Yoshitomo Matsubara


Ensemble Transformer for Efficient and Accurate Ranking Tasks: an Application to Question Answering Systems
Yoshitomo Matsubara | Luca Soldaini | Eric Lind | Alessandro Moschitti
Findings of the Association for Computational Linguistics: EMNLP 2022

Large transformer models can highly improve Answer Sentence Selection (AS2) tasks, but their high computational costs prevent their use in many real-world applications. In this paper, we explore the following research question: How can we make the AS2 models more accurate without significantly increasing their model complexity? To address the question, we propose a Multiple Heads Student architecture (named CERBERUS), an efficient neural network designed to distill an ensemble of large transformers into a single smaller model. CERBERUS consists of two components: a stack of transformer layers that is used to encode inputs, and a set of ranking heads; unlike traditional distillation technique, each of them is trained by distilling a different large transformer architecture in a way that preserves the diversity of the ensemble members. The resulting model captures the knowledge of heterogeneous transformer models by using just a few extra parameters. We show the effectiveness of CERBERUS on three English datasets for AS2; our proposed approach outperforms all single-model distillations we consider, rivaling the state-of-the-art large AS2 models that have 2.7× more parameters and run 2.5× slower. Code for our model is available at https://github.com/amazon-research/wqa-cerberus.


COVIDLies: Detecting COVID-19 Misinformation on Social Media
Tamanna Hossain | Robert L. Logan IV | Arjuna Ugarte | Yoshitomo Matsubara | Sean Young | Sameer Singh
Proceedings of the 1st Workshop on NLP for COVID-19 (Part 2) at EMNLP 2020

The ongoing pandemic has heightened the need for developing tools to flag COVID-19-related misinformation on the internet, specifically on social media such as Twitter. However, due to novel language and the rapid change of information, existing misinformation detection datasets are not effective for evaluating systems designed to detect misinformation on this topic. Misinformation detection can be divided into two sub-tasks: (i) retrieval of misconceptions relevant to posts being checked for veracity, and (ii) stance detection to identify whether the posts Agree, Disagree, or express No Stance towards the retrieved misconceptions. To facilitate research on this task, we release COVIDLies (https://ucinlp.github.io/covid19 ), a dataset of 6761 expert-annotated tweets to evaluate the performance of misinformation detection systems on 86 different pieces of COVID-19 related misinformation. We evaluate existing NLP systems on this dataset, providing initial benchmarks and identifying key challenges for future models to improve upon.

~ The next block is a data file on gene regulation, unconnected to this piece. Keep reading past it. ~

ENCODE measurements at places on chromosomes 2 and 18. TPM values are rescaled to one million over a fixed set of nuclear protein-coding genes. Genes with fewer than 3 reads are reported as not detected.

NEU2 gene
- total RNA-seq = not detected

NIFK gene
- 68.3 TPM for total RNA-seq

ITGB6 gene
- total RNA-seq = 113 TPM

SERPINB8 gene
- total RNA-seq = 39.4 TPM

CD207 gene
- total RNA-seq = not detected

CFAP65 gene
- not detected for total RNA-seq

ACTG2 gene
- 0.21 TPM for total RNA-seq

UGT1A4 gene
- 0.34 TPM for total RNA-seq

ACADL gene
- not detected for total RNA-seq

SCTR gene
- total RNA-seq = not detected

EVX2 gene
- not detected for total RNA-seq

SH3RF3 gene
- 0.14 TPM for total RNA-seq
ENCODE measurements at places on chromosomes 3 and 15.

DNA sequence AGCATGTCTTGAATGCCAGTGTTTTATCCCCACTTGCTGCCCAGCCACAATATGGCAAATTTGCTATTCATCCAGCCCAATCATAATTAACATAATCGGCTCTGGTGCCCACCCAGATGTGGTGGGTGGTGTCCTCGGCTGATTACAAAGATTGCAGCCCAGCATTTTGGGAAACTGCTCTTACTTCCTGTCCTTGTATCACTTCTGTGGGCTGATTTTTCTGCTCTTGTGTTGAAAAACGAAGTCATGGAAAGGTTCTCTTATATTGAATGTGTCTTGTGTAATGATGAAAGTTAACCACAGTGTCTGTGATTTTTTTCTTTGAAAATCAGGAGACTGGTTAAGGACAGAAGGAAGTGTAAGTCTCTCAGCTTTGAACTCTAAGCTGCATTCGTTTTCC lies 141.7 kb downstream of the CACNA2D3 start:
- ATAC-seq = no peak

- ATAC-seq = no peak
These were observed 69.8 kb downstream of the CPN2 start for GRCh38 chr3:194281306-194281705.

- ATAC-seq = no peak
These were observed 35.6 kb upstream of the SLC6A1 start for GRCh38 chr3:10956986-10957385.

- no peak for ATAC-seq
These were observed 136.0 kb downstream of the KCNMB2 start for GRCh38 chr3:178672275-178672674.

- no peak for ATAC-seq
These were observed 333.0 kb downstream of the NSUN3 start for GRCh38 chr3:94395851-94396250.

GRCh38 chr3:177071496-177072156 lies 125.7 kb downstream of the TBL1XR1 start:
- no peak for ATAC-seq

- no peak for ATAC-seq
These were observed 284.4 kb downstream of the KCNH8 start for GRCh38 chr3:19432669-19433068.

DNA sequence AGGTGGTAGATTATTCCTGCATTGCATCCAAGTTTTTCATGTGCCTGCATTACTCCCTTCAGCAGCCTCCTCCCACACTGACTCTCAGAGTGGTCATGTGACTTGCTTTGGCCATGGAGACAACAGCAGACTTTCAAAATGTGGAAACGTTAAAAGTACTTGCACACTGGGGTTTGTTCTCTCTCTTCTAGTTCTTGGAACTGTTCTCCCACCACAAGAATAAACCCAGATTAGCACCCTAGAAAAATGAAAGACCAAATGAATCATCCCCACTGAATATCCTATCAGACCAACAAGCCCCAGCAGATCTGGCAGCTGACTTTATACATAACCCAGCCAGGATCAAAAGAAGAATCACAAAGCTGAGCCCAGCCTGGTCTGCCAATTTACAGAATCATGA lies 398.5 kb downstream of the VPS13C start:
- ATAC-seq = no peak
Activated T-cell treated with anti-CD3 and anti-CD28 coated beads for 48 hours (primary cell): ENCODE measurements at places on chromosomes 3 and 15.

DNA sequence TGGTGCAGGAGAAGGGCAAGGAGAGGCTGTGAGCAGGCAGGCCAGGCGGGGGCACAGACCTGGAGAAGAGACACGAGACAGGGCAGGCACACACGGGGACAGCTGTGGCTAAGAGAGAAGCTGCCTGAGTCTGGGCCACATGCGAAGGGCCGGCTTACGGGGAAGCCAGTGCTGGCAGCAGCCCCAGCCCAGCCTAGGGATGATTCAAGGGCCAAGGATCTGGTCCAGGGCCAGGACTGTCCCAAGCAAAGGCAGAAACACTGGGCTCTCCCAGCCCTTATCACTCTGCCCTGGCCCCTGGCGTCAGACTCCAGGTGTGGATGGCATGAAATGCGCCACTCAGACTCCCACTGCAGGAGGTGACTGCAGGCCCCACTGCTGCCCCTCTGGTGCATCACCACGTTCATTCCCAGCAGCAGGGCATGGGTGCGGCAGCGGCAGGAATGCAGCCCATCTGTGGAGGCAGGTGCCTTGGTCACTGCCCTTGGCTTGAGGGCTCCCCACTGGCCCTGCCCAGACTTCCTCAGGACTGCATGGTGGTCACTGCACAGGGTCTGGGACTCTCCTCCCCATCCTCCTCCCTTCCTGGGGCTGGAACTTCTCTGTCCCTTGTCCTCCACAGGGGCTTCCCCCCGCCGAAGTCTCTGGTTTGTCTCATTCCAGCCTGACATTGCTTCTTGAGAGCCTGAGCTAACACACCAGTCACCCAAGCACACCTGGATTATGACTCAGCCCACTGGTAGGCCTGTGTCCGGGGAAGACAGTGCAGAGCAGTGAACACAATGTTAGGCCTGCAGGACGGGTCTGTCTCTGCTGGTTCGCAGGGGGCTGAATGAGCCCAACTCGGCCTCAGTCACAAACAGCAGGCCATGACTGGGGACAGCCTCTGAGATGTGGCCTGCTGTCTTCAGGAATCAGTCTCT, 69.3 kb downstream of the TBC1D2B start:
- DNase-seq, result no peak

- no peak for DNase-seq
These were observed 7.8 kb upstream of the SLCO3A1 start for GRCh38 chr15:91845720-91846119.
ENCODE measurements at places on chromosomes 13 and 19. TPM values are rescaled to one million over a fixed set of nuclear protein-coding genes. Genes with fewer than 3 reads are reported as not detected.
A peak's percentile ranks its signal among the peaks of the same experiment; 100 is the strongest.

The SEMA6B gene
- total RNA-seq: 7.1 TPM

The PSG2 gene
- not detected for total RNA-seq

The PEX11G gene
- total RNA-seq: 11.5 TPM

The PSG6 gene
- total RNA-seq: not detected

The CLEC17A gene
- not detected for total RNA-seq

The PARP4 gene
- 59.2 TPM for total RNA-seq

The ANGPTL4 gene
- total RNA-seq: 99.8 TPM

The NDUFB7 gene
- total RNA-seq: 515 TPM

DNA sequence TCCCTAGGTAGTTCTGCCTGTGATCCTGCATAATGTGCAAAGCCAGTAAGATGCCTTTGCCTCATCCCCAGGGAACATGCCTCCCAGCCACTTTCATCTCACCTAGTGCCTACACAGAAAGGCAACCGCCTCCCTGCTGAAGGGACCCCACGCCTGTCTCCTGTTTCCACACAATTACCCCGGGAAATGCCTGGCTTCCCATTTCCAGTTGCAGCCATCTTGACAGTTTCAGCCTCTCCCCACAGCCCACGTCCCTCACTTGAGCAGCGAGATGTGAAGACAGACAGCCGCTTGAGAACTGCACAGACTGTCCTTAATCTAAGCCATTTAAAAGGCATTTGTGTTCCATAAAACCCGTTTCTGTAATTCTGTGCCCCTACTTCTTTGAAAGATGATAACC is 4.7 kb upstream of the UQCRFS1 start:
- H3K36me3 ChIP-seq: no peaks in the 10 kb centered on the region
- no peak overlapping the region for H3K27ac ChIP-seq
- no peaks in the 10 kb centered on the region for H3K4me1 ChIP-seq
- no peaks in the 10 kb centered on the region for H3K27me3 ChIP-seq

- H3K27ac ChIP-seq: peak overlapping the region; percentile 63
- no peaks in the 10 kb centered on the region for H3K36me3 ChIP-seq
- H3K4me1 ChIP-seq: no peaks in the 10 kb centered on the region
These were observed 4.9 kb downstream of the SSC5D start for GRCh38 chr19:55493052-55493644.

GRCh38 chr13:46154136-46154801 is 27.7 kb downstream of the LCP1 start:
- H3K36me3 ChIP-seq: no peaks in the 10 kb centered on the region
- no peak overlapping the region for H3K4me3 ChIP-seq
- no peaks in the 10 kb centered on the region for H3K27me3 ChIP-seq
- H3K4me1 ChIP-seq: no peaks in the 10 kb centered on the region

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Citations Beyond Self Citations: Identifying Authors, Affiliations, and Nationalities in Scientific Papers
Yoshitomo Matsubara | Sameer Singh
Proceedings of the 8th International Workshop on Mining Scientific Publications

The question of the utility of the blind peer-review system is fundamental to scientific research. Some studies investigate exactly how “blind” the papers are in the double-blind review system by manually or automatically identifying the true authors, mainly suggesting the number of self-citations in the submitted manuscripts as the primary signal for identity. However, related work on the automated approaches are limited by the sizes of their datasets and the restricted experimental setup, thus they lack practical insights into the blind review process. In this work, we train models that identify the authors, their affiliations, and their nationalities through real-world, large-scale experiments on the Microsoft Academic Graph, including the cold start scenario. Our models are accurate; we identify at least one of authors, affiliations, and nationalities of held-out papers with 40.3%, 47.9% and 86.0% accuracy respectively, from the top-10 guesses of our models. However, through insights from the model, we demonstrate that these entities are identifiable with a small number of guesses primarily by using a combination of self-citations, social, and common citations. Moreover, our further analysis on the results leads to interesting findings, such as that prominent affiliations are easily identifiable (e.g. 93.8% of test papers written by Microsoft are identified with top-10 guesses). The experimental results show, against conventional belief, that the self-citations are no more informative than looking at the common citations, thus suggesting that removing self-citations is not sufficient for authors to maintain their anonymity.